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Test–retest reliability, smallest real difference and concurrent validity of six different balance tests on young people with mild to moderate intellectual disability

Abstract

Objectives

Some studies have reported that people with intellectual disability may have reduced balance ability compared with the population in general. However, none of these studies involved adolescents, and the reliability and validity of balance tests in this population are not known. The purpose of this study was to examine the reliability of six different balance tests and to investigate their concurrent validity.

Design

Test–retest reliability assessment.

Settings

All subjects were recruited from a special school for people with intellectual disability in Bollnäs, Sweden.

Participants

Eighty-nine adolescents (35 females and 54 males) with mild to moderate intellectual disability with a mean age of 18 years (range 16 to 20 years).

Interventions

All subjects followed the same test protocol on two occasions within an 11-day period.

Main outcomes

Balance test performances.

Results

Intraclass correlation coefficients greater than 0.80 were achieved for four of the balance tests: Extended Timed Up and Go Test, Modified Functional Reach Test, One-leg Stance Test and Force Platform Test. The smallest real differences ranged from 12% to 40%; less than 20% is considered to be low. Concurrent validity among these balance tests varied between no and low correlation.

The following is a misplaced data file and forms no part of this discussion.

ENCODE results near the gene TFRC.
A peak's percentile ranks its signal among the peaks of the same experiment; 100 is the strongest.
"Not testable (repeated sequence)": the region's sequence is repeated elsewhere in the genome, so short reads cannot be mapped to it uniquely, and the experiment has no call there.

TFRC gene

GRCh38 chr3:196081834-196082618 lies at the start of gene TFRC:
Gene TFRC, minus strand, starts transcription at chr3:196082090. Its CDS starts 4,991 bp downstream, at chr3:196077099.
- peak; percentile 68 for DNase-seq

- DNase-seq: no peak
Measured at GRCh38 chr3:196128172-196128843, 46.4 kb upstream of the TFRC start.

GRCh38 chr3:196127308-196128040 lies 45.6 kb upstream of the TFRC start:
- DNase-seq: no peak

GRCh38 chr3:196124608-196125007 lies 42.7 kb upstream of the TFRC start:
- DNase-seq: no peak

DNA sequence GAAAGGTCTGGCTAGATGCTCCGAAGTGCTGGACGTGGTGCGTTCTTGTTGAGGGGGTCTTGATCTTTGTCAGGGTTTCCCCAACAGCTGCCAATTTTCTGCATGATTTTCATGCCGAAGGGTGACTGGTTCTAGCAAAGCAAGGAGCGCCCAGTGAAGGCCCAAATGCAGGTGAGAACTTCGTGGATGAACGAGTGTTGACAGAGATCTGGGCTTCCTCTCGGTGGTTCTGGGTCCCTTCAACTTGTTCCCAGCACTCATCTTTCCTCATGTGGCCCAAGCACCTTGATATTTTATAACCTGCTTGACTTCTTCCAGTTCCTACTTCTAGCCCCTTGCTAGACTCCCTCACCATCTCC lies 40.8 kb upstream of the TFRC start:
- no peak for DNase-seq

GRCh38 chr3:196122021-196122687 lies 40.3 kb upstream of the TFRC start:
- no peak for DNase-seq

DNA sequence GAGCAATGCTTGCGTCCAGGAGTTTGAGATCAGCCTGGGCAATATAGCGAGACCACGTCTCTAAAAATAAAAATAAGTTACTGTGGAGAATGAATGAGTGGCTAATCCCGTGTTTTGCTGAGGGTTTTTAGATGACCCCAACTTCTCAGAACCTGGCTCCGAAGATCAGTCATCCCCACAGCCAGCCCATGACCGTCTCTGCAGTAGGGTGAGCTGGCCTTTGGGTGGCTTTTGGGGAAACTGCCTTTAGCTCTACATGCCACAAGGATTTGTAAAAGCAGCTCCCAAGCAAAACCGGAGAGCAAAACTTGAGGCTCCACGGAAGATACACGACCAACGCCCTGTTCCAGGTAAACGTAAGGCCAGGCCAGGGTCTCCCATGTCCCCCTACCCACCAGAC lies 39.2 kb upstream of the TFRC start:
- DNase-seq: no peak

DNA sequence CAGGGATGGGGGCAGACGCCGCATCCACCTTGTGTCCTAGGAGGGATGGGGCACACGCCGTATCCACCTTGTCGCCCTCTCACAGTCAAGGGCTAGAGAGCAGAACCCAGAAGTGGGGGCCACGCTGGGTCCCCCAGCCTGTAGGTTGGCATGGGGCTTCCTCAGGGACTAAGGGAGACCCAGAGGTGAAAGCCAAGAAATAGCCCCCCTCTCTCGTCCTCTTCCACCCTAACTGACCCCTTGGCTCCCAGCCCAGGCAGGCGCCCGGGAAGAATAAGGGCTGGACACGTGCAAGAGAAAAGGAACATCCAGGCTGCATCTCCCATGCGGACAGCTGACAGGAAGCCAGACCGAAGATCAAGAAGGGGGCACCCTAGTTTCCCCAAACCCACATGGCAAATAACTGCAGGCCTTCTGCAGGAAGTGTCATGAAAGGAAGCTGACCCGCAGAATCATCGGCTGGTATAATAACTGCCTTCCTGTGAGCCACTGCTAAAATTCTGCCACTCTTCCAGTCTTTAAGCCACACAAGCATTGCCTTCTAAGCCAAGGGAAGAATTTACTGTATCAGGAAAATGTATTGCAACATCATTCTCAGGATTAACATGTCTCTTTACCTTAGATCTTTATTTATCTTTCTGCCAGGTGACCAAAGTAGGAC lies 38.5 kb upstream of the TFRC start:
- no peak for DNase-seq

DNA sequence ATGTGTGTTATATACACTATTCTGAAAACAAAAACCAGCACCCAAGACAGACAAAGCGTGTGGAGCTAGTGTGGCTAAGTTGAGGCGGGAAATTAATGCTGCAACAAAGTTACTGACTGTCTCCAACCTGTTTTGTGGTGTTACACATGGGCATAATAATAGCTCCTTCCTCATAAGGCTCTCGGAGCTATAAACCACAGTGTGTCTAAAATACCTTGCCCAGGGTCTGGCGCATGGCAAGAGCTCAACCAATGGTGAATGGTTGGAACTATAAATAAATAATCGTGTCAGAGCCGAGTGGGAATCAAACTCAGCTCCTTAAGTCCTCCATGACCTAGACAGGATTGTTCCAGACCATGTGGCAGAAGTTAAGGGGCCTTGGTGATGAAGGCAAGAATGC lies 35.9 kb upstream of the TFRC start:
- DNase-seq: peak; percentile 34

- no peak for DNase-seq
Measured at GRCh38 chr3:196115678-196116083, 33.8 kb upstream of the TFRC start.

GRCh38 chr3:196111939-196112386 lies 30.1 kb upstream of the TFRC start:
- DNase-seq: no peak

Conclusion

The results indicate that these tests could be used to evaluate changes in balance ability over time in people with mild to moderate intellectual disability. The low concurrent validity illustrates the importance of knowing more about the influence of various sensory subsystems that are significant for balance among adolescents with intellectual disability.

Cite this article

Test–retest reliability, smallest real difference and concurrent validity of six different balance tests on young people with mild to moderate intellectual disability     Sven Blomqvist, Anita Wester, Gunnevi Sundelin, Börje Rehn
Physiotherapy - December 2012 (Vol. 98, Issue 4, Pages 313-319, DOI: 10.1016/j.physio.2011.05.006)

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